Okay Olivia so far for this “vegan” thing you shared a muffin, a cake and some vegetable broth–not exactly convincing that you are getting substantive fare on a vegan diet. What about an actual meal? Alright first of all I’m not necessarily advocating a full vegan lifestyle—remember the word I discovered is “flexitarian” but in being a flexitarian I do need a good vegan main course menu item or two. Going Vegan for a main course doesn’t mean you have to rely on those expensive and often bland tasting “meat substitutes” they sell at your local grocery store. Actually I kind of love the veggie dogs but that does not a meal make. Organic, local vegetables can get expensive too—a meal at Wendy’s is much cheaper than a salad at Whole Foods. So how do you work with this to make a budget friendly, vegetable heavy and still tasty vegan dish?
Let’s start by eliminating the idea that your only option for protein replacement is going to be tofu. I love tofu. It’s delicious when prepared correctly but it’s also soy based and just like corn, we have way too much soy in our diets. Where corn fills the gap for producing cheap sugars, soy stands in many of your pre-packaged products because it is the cheapest form of complete protein to grow. It’s cheaper even than the “beef” produced by the corn chomping factory farmed cows Ronald McDonald loves to use. If you breakdown what goes into the modern American diet…it’s 50% corn and soy. That’s nuts! Again from an economic and agriculture standpoint, the high level of soyfarming we do is horrible. It’s bad for the environment. One place that loves to factory farm soy is Brazil—in land that used to be rainforest. There’s also the not so awesome fact that most soy is GMO. I don’t have a problem with GMO foods themselves; so far there hasn’t been anything to indicate that GM soy is inherently dangerous. Remember I’ve got a biotech degree. That being said, the way it’s been manipulated is so that the soy can withstand large quantities of herbicide to kill of weeds. This means your factory farm can spray much higher levels of chemicals on your food—run off in the water and the seeping of those chemicals into the soy? Not so good. All the corn is GM too but depending on the modification we’re discussing I have less of a problem with it. That’s a post for another day. Back to the main point: more chemicals sprayed on my food is not something I’m eager to embrace.
There are also the health concerns. Over-exposure to anything is going to be bad for you and soy is no exception. Soyeans are high in phytoestrogens which are perfectly fine for you in small doses. A wide array of our produce contains these chemicals which are plant based—legumes, cereal grains, fruits, vegetables and flax seeds all have phytoestrogens. Too many? Well…higher incidence of breast cancer, thyroid cancer and a lowering of testosterone levels which can be bad in men. Soy also contains phytic acid which inhibits uptake of minerals that we need and some protease inhibitors which actually make it harder for us to digest protein. Oh and overexposure? That’s thought to be the cause of the seemingly increased number of allergy sufferers now.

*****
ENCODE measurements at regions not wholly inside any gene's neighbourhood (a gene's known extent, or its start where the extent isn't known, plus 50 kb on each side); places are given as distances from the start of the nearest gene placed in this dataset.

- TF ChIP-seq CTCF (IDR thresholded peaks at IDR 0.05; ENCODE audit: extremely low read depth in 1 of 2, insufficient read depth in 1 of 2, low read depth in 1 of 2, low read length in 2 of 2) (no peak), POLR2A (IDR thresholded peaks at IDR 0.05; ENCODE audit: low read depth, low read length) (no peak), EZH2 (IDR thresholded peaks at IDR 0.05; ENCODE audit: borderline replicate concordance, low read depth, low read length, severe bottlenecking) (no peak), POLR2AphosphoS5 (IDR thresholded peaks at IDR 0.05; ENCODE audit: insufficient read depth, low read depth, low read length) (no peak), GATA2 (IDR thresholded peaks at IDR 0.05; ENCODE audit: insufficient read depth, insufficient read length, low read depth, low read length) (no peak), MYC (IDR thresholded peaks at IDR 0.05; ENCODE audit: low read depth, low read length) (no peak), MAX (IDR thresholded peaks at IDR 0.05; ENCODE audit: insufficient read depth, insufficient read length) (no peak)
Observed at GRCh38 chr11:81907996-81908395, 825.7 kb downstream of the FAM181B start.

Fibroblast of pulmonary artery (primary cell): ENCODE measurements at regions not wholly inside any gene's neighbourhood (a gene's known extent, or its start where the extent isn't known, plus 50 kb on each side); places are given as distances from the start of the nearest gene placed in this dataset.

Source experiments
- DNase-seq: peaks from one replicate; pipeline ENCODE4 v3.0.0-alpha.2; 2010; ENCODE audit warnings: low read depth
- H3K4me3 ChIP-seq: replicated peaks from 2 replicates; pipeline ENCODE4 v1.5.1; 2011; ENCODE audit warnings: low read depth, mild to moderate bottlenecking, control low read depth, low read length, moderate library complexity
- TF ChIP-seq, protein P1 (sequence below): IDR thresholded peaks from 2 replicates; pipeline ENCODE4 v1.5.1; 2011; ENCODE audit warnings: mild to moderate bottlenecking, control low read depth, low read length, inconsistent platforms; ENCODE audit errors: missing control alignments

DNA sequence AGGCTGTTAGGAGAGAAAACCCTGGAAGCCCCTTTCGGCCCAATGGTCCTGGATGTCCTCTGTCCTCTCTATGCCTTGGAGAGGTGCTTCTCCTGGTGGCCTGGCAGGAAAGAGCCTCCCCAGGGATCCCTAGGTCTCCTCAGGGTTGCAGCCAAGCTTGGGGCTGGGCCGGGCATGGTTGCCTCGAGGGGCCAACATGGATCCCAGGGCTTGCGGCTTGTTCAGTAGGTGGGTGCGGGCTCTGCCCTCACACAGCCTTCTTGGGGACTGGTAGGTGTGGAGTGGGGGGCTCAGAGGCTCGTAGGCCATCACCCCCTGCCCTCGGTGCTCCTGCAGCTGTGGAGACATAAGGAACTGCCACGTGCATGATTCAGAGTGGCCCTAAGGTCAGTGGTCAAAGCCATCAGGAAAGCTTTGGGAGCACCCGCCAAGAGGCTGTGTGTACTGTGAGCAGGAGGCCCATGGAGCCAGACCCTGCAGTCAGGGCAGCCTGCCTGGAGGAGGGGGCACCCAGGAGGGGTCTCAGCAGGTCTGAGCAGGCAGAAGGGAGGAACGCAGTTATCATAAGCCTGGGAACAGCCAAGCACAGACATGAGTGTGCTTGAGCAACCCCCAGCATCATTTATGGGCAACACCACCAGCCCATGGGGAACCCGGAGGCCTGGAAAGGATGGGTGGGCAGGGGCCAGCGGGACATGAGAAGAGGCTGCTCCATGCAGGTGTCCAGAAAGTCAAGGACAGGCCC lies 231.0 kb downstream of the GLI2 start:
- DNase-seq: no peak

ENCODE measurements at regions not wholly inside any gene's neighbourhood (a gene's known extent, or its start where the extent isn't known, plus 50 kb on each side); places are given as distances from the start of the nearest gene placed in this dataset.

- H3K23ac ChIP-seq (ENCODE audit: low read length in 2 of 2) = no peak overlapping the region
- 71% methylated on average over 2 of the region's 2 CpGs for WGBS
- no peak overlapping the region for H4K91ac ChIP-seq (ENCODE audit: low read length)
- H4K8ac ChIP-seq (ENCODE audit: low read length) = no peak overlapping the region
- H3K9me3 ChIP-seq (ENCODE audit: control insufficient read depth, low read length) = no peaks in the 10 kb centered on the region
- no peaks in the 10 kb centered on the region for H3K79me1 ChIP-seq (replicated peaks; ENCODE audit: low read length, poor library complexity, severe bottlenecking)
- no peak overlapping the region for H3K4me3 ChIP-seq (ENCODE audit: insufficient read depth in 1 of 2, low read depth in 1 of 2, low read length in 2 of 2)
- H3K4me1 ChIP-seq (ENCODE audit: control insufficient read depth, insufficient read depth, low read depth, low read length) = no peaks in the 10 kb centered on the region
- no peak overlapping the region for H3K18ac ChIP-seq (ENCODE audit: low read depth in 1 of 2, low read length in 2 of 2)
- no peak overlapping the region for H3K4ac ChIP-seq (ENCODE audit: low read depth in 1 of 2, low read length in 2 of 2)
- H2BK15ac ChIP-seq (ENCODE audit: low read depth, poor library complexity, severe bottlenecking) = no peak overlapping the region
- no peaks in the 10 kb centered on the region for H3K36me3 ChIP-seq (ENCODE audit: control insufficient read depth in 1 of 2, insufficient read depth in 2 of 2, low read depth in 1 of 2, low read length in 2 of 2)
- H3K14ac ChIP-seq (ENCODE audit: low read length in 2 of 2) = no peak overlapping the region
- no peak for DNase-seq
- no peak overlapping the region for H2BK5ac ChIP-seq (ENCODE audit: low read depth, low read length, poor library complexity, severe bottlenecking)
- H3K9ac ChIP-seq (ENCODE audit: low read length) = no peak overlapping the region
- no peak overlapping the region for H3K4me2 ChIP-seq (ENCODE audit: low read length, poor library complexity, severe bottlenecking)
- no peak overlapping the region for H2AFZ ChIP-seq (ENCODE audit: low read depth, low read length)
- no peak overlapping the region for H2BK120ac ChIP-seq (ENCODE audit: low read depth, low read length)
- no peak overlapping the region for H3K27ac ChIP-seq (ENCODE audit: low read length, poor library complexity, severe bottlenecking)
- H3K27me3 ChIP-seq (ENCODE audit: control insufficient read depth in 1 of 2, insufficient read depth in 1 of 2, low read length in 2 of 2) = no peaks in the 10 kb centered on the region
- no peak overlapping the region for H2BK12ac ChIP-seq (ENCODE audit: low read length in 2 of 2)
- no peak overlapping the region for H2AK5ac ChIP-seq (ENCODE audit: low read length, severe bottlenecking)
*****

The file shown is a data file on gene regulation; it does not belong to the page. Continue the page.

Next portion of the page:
Don’t lose your head and go running to the doctor just yet. Don’t think you have to stop eating soy completely. Vitamin C can make you sick if you eat enough. We just need to stop mono-dieting and make sure that our bodies are fed as wide a variety of foods as possible. Since soy isolates are in over 70% of what’s on a typical supermarket shelf, I’m going to share a main course recipe that doesn’t have any soy products but is still high in protein.
Really my main point is this: if you want to get healthy, get away from processed foods. When you do eat them, read the labels and know what’s in them. I minimize my intake of what comes out of a box so I don’t worry about it as much if I want to have delicious tofu in wasabi cream sauce once a week or two.
I know most vegan food people think looks like dog food. I guess this one kind of does too but don’t go running away. I know it looks like health food but one bite of this casserole and you will be transported to Italy. It’s the sun-dried tomatoes that do it. Those little nuggets of tomato goodness can make anything taste amazing. In fact I haven’t made my sundried tomato basil bread in ages. I need to do that soon. The original recipe came from Vegan with a Vengeance but it was very simple and un-seasoned. Since I largely know people who wouldn’t eat broccoli if it were pureed and hidden in a chocolate bar, I decided I needed to jazz the recipe up a bit. I was craving pizza and this is what came out. It’s delicious and trust me one bite…your head will roll. Plus garbanzo beans contain all of the essential amino acids needed to make it a complete protein for an adult. Bear in mind that histidine, which is the 9th “essential” amino acid to create a whole protein, is typically produced by an adult body in sufficient quantities so long as the other essentials are present. In children however this is not the case so if you have a little one to feed be sure to add some whole grains to this meal OR mix it up and use some cauliflower or mushrooms in the recipe. These veggies contain histidine too.
Broccoli Tomato Garbanzo Casserole
Adapted from Vegan with a Vengeance Read more